The foot, so easily overlooked and taken for granted, can be surprisingly debilitating when it’s in pain.

This week I’ve unusually treated someone three days in a row to get to the bottom of what’s causing her the pain in the front arch of her foot and toes making her limp and wince.

Having treated this person previously I knew her body’s patterns and tendencies that used to lead to chronic pain and difficulty sitting for any length of time. We’d worked together over a few sessions to get to the bottom of it all and she was in a much better place, needing an infrequent check-in instead of chunks of treatment fairly often.

Day one: Fact-finding Mission.
What tissues are causing the symptoms? What areas locally and/or remote from the symptomatic area are in trouble, not functioning as well as they might? And importantly, where’s the doorway for change in this person’s body today?

This led to offering some support for the ankle joint itself which felt ‘all at sea’ as well as the forefoot which felt inflamed with a lot of sticky movement between the joints at the base of the toes. I checked in with the usual areas of her body that would usually be under strain to make sure there was nothing brewing there.

Day two: Going Deeper.
She’d already mentioned turning both her ankles in the past and broken the one that wasn’t currentlypainful 11 years before. Today though it surfaced that in fact it was THIS ankle that she’d broken – in her mind she had a clear image of the boot that she’d worn for six weeks and remembered the feeling of weird stiffness just where I was working around her lower leg, just above the ankle itself. I stayed put for a good twenty minutes, feeling the deadness and absence of the area, my fingers knowing that I was feeling something old and hidden away.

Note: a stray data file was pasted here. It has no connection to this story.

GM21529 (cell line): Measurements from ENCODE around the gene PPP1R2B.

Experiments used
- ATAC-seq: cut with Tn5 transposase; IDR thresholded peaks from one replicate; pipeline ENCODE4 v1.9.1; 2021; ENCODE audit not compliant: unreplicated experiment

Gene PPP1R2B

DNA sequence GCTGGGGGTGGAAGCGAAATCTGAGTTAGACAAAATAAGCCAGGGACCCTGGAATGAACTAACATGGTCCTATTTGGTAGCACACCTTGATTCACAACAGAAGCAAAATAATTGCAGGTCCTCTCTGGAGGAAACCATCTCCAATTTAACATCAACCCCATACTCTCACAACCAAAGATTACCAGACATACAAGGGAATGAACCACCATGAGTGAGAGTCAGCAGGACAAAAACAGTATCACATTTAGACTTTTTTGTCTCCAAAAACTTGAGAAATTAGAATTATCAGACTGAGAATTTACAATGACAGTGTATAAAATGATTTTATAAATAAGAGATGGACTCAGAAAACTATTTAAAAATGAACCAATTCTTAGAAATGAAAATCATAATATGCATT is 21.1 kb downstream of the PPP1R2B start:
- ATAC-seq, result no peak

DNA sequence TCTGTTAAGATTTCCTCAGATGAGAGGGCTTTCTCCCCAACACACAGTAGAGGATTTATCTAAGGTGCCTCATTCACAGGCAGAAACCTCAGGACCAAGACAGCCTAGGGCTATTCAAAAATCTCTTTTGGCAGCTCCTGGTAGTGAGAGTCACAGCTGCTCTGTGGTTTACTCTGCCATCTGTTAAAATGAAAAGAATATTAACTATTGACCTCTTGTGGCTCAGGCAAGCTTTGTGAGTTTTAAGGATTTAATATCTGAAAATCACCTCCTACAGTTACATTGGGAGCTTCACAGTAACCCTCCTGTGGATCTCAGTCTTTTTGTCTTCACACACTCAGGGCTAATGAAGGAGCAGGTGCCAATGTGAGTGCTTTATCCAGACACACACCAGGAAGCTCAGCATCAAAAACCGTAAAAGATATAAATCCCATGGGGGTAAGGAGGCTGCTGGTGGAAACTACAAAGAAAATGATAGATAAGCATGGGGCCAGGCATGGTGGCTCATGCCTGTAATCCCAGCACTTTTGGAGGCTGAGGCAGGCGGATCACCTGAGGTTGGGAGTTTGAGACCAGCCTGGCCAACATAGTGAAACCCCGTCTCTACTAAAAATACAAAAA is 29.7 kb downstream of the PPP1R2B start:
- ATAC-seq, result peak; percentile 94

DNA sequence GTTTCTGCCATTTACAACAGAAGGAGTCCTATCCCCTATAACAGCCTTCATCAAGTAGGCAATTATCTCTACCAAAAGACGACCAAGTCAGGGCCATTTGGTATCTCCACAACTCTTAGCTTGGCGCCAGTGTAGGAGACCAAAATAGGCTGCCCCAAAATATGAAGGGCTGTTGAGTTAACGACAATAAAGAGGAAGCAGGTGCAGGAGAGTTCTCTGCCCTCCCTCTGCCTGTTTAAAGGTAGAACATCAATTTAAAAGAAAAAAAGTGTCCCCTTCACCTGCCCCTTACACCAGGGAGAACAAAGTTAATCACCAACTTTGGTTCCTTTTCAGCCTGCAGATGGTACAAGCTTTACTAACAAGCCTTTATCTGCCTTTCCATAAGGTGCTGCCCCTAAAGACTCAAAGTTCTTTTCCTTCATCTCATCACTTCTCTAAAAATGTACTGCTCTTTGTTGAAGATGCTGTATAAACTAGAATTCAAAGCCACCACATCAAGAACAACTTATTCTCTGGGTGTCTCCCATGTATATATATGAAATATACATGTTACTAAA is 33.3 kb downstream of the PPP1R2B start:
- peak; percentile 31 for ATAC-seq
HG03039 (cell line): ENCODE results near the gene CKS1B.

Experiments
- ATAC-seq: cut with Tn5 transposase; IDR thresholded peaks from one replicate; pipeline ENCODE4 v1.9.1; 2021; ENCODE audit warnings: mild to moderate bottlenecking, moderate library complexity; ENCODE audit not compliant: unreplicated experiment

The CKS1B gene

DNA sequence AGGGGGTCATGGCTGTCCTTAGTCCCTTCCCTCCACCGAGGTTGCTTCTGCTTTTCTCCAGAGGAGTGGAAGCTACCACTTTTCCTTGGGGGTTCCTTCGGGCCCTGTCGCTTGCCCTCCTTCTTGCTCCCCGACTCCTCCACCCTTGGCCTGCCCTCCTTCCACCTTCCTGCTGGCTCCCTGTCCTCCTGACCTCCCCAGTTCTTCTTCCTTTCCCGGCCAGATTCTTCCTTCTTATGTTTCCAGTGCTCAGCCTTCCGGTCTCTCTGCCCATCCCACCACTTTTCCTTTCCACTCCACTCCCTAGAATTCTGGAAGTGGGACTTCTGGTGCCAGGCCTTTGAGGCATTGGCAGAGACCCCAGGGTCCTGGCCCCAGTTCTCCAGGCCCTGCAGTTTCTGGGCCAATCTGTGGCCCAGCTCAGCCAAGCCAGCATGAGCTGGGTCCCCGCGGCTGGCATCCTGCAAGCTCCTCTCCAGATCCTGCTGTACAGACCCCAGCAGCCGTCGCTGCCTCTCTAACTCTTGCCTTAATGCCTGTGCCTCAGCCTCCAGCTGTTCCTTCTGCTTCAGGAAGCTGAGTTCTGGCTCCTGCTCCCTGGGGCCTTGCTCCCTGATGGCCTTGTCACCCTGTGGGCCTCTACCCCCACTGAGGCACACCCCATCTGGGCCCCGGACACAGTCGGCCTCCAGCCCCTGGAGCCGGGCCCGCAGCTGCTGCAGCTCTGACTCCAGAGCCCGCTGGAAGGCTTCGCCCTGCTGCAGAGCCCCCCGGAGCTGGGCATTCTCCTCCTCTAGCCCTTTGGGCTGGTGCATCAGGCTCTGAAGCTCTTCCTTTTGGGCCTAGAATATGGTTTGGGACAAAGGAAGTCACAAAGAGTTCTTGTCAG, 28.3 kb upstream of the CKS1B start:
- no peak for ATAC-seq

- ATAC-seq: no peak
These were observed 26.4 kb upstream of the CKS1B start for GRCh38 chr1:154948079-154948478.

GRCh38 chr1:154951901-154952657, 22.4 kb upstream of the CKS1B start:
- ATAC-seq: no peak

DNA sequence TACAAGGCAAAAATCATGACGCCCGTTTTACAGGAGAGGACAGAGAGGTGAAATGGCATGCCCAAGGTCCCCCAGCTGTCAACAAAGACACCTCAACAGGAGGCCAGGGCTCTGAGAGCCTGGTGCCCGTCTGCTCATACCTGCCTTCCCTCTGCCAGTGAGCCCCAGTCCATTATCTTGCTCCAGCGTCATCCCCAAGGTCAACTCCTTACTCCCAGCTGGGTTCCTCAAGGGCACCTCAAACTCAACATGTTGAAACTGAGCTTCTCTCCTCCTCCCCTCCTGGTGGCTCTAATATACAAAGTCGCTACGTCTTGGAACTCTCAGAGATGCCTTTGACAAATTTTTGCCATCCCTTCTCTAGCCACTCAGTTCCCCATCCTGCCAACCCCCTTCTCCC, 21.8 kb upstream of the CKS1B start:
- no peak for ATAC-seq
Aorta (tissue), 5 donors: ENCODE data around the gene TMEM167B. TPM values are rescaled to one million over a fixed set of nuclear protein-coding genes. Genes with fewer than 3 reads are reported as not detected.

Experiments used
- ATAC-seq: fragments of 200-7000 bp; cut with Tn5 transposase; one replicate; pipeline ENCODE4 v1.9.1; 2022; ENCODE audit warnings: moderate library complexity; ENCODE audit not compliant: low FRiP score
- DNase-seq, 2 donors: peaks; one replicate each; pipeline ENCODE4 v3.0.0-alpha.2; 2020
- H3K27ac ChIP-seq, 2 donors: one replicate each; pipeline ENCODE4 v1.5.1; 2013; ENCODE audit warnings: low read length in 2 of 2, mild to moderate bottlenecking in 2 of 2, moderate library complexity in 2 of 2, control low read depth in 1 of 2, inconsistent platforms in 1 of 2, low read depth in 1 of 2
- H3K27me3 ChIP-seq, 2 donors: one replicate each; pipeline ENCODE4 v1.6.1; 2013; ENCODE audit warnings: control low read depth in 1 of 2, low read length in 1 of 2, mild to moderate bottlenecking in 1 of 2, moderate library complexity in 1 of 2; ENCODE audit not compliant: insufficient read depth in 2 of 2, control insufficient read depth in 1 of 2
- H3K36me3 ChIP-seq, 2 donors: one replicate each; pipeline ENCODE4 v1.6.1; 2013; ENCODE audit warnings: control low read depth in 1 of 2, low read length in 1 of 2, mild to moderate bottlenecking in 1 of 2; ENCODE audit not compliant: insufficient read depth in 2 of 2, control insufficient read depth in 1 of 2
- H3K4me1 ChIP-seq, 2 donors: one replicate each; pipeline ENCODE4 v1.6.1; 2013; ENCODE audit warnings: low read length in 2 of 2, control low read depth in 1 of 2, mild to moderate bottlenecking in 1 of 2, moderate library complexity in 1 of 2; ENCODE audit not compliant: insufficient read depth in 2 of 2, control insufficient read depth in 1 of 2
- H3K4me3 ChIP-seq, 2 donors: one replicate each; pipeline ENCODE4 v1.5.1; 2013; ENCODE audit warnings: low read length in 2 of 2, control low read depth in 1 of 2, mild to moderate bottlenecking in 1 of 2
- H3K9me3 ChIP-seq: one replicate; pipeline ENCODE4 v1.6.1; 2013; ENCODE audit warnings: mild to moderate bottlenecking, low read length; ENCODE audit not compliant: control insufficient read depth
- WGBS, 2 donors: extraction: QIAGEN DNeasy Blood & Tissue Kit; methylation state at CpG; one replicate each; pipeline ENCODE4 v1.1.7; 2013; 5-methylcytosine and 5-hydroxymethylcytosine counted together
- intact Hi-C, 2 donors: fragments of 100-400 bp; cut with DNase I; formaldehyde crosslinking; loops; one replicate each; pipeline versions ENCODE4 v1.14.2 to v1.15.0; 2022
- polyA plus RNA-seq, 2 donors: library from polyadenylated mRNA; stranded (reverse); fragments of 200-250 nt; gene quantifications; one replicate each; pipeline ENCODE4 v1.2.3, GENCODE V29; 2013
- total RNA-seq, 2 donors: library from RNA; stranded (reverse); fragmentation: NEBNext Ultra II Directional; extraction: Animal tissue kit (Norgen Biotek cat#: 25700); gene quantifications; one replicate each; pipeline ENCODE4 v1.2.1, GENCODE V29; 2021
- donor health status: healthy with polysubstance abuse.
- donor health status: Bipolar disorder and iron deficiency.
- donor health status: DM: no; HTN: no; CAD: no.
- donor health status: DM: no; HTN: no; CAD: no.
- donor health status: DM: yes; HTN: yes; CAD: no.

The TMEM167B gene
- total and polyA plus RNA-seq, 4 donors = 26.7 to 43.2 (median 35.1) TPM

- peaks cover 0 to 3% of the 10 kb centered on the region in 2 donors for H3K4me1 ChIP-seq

Day three: Feedback.
After yesterday’s treatment she went straight on zoom for an hour, fully expecting to feel the same pain as she stood up afterwards. In fact she felt “a new kind of grounding through my foot” and a feeling that “my toes had a lot more space to be”… and she’d walked home without the gnawing pain and limp that had been there for four weeks.

The sniffer dog in me continued, knowing that we were close to the source of things. The unexpected bonus was that this ‘new’ foot problem had shown us the next step in resolving of the longstanding back issue, so these three sessions have been particularly satisfying in understanding this person in a deeper way.

If you feel something being stirred by this story and would like to explore your own situation, do give me a call at the practice. I love a detective story, but rarely read a novel. Life presents so many curiosities and puzzles right under our noses.

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